The National Basketball Association has begun looking for a supervisor of officials, a position that won't be filled by a former referee as it has in the past.

The search comes at a critical time for the NBA, which is defending itself against allegations of wrongdoing from former referee Tim Donaghy, who pleaded guilty in August to fraud and conspiracy following a federal investigation into his betting on games.

"We're engaged in a search for a new head of officiating," NBA Commissioner David Stern said in an interview with Bloomberg Radio's "On the Ball" program, which will air this weekend.

While the commissioner didn't elaborate, a person familiar with the league's plan said the position wouldn't be filled by a former referee. Rather, the NBA wants someone with an extensive background in management, said the person, who declined to be identified because the process isn't complete.

NBA spokesman Mike Bass declined to comment.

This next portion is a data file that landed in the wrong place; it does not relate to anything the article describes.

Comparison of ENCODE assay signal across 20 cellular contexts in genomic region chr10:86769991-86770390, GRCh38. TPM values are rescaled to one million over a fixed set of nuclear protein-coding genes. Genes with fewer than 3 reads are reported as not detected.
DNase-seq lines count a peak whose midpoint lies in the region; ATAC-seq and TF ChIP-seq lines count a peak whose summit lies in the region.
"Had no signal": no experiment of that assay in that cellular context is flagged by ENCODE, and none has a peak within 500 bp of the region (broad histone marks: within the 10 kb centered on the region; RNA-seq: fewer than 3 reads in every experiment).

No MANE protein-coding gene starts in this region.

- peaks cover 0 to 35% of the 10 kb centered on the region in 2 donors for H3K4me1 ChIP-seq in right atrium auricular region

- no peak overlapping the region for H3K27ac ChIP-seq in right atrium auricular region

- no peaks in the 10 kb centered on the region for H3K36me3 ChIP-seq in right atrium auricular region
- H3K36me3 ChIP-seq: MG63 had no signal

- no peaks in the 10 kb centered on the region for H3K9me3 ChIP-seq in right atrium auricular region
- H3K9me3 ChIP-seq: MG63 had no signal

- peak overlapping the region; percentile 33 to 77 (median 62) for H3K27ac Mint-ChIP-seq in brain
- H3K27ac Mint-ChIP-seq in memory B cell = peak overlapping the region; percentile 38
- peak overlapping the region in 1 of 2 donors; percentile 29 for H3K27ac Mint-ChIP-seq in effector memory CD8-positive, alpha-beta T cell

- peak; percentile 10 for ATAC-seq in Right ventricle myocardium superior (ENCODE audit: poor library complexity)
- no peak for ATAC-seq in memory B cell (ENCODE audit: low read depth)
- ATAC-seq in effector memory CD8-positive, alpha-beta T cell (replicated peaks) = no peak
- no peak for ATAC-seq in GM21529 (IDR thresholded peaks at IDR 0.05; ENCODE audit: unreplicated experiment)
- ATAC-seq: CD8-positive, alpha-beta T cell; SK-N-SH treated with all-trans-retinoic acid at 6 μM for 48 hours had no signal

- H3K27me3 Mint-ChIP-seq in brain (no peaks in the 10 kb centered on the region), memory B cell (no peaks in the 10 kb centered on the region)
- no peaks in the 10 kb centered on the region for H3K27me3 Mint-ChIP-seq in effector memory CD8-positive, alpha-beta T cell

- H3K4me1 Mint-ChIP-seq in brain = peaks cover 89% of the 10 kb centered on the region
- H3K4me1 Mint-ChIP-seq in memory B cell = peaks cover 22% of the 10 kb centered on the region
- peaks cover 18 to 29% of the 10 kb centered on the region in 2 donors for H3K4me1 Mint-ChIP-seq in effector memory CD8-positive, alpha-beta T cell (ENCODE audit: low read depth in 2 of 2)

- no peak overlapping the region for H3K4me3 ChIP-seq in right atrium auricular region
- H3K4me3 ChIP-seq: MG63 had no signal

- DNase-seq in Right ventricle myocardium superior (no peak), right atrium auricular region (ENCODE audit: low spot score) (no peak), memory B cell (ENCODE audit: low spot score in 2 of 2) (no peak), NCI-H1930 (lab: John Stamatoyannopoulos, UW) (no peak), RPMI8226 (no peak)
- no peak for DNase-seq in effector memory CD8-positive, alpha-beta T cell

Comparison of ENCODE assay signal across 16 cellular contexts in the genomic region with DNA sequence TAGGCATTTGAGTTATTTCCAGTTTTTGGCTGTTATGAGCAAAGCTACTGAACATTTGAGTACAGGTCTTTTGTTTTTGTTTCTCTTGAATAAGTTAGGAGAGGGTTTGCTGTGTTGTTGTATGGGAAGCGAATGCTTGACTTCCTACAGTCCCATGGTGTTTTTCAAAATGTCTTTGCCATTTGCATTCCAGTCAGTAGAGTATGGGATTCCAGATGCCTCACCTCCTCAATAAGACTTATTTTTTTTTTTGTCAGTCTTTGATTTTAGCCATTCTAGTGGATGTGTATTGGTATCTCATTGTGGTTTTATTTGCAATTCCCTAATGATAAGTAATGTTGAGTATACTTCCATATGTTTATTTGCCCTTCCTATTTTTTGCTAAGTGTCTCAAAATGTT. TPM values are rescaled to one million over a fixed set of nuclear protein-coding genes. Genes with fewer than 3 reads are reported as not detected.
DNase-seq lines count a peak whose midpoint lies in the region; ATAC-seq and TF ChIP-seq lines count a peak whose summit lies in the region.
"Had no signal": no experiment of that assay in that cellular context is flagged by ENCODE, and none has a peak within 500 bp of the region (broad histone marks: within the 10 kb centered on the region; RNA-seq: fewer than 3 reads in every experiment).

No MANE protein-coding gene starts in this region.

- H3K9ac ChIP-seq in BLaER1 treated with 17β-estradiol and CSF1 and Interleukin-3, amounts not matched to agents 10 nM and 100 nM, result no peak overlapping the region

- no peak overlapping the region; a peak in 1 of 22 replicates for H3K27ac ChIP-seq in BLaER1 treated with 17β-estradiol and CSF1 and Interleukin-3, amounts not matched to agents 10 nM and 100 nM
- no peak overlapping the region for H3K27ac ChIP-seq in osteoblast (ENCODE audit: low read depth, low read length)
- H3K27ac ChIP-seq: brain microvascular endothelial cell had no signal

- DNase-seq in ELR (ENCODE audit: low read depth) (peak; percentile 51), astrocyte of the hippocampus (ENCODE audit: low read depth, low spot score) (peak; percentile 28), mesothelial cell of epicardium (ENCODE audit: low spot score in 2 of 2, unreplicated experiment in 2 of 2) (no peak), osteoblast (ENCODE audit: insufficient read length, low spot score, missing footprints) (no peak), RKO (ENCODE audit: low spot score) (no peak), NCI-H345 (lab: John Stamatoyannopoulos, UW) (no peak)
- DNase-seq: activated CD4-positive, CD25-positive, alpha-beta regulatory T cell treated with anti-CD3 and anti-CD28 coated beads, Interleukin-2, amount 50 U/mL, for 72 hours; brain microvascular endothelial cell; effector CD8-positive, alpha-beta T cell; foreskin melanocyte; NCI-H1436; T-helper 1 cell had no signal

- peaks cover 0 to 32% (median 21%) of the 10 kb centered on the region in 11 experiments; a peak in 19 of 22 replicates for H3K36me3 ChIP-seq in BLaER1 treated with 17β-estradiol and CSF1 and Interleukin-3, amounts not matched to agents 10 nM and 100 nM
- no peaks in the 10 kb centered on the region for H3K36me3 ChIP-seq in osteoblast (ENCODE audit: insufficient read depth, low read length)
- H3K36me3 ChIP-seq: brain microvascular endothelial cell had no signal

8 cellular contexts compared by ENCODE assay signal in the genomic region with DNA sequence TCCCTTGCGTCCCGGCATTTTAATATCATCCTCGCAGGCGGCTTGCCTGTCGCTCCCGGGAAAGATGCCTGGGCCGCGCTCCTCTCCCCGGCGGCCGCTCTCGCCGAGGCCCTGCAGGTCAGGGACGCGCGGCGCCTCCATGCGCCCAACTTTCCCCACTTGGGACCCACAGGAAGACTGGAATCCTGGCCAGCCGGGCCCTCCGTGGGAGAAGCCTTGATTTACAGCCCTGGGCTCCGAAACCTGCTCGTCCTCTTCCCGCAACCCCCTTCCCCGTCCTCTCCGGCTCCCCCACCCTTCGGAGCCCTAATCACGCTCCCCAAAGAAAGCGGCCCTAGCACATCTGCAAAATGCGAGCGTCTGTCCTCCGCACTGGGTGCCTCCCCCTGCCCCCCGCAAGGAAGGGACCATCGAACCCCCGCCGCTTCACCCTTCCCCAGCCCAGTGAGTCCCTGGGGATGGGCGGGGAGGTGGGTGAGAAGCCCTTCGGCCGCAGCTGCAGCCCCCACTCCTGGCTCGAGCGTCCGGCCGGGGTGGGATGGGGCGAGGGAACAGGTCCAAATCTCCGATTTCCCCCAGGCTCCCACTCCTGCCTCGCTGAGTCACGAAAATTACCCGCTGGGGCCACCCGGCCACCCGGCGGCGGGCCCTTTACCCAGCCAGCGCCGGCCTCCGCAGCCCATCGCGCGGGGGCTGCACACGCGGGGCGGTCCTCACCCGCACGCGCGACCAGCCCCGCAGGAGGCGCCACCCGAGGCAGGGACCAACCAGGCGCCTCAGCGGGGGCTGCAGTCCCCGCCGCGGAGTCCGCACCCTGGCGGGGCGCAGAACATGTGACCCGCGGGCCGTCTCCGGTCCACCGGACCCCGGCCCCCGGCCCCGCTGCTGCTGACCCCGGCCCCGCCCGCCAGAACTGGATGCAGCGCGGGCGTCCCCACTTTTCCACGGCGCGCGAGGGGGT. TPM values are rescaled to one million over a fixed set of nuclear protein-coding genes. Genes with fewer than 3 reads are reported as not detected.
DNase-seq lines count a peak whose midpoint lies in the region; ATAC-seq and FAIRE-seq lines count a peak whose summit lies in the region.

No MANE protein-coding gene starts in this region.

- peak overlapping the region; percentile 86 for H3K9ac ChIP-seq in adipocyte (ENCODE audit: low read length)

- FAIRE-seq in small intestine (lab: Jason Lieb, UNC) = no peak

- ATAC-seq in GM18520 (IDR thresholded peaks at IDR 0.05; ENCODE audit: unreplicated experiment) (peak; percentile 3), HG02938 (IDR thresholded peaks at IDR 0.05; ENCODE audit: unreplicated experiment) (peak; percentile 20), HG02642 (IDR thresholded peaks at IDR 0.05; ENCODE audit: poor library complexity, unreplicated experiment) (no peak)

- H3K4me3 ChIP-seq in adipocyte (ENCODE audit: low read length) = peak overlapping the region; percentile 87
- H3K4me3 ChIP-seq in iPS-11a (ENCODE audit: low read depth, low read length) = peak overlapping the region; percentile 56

Donaghy earlier this week said officials, acting at the behest of the NBA, conspired to extend a 2002 playoff series. He also said the NBA asked referees not call technical fouls on star players to avoid hurting ticket sales and television ratings.

Stern called the allegations "baseless."

"The Donaghy situation has been very constructive for us. It allowed us to review completely our officiating, our metrics of our officials, our relationships with them," Stern said. "All-in-all we will come out of this stronger."

Donaghy faces a maximum of 25 years in prison at his July 14 sentencing.